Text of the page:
A "necromancer" is someone who claims that he can contact the dead. The Torah forbids the use of such methods.

This Mitzvah forbids us from trying to contact or seek information from those who are already dead.


Negative Mitzvah 36: You shall not consult those who practice "Ov" worship.
Deuteronomy 18:10-11 "There shall not be found among you... a medium"

Negative Mitzvah 8 cautions us against practicing the art of the Ov, which consists of imaginary contact with the dead.

This Negative Mitzvah forbids us to consult with any person who believes in the "Ov" worship, or ask him for advice or information.


Negative Mitzvah 37: You shall not consult those who practice "Yidde'oni" worship.
Deuteronomy 18:11 "There shall not be found among you... a oracle"

Negative Mitzvah 9 cautions us against practicing the art of the "Yidde'oni" which consists of a type of imaginary prophecy.

This Negative Mitzvah forbids us to consult anyone who believes in the "Yidde'oni" worship, or seek information from him.


Negative Mitzvah 34: You shall not practice witchcraft
Deuteronomy 18:10 "There shall not be found among you... a witch (sorcerer)"

We are forbidden to practice any sort of witchcraft.


Introduction to Mitzvot 43-44:

Prohibitions in regard to Shaving.

These two prohibitions place a limit upon what areas of the face and head that a Jewish male is allowed to cut or shave.

These Negative Mitzvot emphasize that the appearance of the Jewish man is unique and must, in no way, resemble the appearance of someone who worships idols.

It was (and still is) common practice for members of other religions to either totally shave off their sideburns, their beards, or all the hair upon their heads, as part of a religious custom.

The Torah prohibits this type of shaving.

While the Torah sets basic limitations in regard to shaving, there exist various customs and traditions among different Jewish communities in regard to what type of shaving is forbidden.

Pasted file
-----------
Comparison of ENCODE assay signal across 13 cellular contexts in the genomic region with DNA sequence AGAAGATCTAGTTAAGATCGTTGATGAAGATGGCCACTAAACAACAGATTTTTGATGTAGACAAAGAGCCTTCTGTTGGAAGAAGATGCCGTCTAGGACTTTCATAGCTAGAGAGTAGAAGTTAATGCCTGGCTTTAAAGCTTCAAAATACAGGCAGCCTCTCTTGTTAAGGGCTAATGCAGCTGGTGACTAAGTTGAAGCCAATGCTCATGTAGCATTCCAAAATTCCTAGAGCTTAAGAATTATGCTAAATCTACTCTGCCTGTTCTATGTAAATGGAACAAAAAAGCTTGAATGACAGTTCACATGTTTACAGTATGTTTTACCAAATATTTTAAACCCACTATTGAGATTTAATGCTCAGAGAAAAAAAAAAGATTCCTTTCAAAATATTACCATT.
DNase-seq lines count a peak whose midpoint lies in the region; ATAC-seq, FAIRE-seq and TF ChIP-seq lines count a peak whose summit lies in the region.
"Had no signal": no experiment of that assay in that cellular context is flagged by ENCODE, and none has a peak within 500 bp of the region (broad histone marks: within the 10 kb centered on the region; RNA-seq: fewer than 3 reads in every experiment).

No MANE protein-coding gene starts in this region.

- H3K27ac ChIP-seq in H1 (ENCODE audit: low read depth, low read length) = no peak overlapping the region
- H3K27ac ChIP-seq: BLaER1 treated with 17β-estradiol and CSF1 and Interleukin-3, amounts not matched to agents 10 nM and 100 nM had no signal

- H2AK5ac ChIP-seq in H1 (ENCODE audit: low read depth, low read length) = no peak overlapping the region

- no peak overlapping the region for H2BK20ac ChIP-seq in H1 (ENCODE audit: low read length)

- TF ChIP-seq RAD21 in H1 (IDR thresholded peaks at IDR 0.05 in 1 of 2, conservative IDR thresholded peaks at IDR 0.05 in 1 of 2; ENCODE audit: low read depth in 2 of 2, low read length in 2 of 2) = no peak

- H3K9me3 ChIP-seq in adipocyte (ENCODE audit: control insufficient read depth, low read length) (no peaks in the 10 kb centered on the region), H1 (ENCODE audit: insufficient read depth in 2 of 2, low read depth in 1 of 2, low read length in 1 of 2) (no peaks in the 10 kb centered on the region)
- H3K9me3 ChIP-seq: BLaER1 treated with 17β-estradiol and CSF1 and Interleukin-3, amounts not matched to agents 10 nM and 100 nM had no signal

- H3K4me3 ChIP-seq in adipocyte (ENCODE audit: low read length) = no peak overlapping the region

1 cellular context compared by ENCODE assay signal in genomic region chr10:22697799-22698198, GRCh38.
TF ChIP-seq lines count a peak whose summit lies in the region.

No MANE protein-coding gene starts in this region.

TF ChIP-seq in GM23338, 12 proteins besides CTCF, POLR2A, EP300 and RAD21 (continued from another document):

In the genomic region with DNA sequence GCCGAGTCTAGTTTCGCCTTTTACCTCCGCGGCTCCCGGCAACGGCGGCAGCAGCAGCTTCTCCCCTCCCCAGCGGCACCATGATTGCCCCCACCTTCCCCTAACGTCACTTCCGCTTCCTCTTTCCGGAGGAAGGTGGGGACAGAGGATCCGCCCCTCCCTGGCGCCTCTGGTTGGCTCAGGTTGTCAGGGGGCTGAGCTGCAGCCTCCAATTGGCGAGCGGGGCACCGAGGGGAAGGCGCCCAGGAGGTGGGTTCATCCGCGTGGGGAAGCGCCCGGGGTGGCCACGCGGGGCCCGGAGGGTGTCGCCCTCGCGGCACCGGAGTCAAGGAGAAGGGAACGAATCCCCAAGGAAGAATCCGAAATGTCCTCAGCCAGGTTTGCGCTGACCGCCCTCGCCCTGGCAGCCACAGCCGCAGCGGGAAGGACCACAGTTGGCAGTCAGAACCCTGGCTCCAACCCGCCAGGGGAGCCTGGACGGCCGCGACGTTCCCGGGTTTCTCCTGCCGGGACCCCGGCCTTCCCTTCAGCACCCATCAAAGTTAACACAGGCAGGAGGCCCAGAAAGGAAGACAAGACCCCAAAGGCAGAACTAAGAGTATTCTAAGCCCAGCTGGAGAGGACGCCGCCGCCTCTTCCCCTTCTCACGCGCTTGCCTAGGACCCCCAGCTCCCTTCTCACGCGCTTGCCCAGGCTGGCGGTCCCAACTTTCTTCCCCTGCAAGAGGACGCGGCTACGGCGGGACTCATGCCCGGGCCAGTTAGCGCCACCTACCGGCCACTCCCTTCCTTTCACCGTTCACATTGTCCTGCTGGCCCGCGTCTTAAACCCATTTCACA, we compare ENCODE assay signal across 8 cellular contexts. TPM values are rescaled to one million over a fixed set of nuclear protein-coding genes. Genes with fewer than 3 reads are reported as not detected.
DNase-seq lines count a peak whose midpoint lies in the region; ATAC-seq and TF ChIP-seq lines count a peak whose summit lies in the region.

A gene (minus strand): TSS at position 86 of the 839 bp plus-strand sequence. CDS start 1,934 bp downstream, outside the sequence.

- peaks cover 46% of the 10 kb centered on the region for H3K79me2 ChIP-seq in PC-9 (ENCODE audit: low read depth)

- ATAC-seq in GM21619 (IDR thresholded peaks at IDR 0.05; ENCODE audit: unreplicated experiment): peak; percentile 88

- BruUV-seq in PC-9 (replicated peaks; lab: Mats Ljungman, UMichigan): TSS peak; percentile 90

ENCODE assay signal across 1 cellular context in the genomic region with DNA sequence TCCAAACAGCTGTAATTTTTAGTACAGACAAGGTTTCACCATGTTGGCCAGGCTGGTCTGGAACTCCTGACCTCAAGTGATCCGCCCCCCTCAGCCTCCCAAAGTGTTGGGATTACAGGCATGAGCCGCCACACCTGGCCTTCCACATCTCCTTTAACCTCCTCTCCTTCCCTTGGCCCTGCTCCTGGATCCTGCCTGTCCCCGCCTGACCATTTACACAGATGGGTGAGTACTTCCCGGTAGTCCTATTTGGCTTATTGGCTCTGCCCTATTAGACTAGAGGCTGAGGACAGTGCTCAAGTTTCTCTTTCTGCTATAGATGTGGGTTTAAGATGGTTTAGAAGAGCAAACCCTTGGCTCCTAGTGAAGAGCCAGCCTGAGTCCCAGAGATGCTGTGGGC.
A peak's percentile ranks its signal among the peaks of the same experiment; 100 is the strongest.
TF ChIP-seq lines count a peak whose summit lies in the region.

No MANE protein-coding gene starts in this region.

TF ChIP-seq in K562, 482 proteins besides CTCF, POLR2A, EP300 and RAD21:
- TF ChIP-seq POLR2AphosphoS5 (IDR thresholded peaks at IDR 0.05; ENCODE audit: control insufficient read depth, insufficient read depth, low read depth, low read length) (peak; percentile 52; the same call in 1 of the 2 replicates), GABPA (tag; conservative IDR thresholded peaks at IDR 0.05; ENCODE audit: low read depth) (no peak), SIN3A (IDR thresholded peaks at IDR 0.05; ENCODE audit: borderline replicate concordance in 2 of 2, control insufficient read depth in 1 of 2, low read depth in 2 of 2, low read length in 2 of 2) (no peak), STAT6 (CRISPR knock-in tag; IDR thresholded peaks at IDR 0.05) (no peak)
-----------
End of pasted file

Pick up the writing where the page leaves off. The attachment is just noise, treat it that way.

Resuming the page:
Negative Mitzvah 43: You shall not cut your sideburns so that they no longer appear
Leviticus 19:27 "You shall not round the corners of your heads"

This Negative Mitzvah prohibits shaving sideburns to a point where they no longer can be seen.

(The Talmud tells us that this is called "rounding," because removing the hair of the sideburns rounds off the shape of the head.)


Negative Mitzvah 44: You shall not shave your beard with a razor
Leviticus 19:27 "Neither shall you mar the corners of your beard"

As with the above Negative Mitzvah, Jewish men are cautioned against shaving their beards. This commandment applies to the use of a razor (or a utensil that is like a razor) in order to shave off the beard.


Negative Mitzvah 40: Men should not wear women's clothing or adornments
Deuteronomy 22:5 "Neither shall a man put on a woman's garment"

As in the Negative Mitzvah 39, the Torah tells the Jewish man to maintain his own unique qualities.

He is not allowed to wear any garments or jewelry that are for women.


Negative Mitzvah 39: Women should not wear men's clothing or adornments
Deuteronomy 22:5 "A woman shall not wear that which pertains to a man"

Can you imagine the clouds suddenly bursting into a storm showering sand instead of rain? Or rocks blooming into beautiful flowers?

When HaShem created the world, He established the laws of nature and set rules for each of the creations.

Everything has its function and manner of being.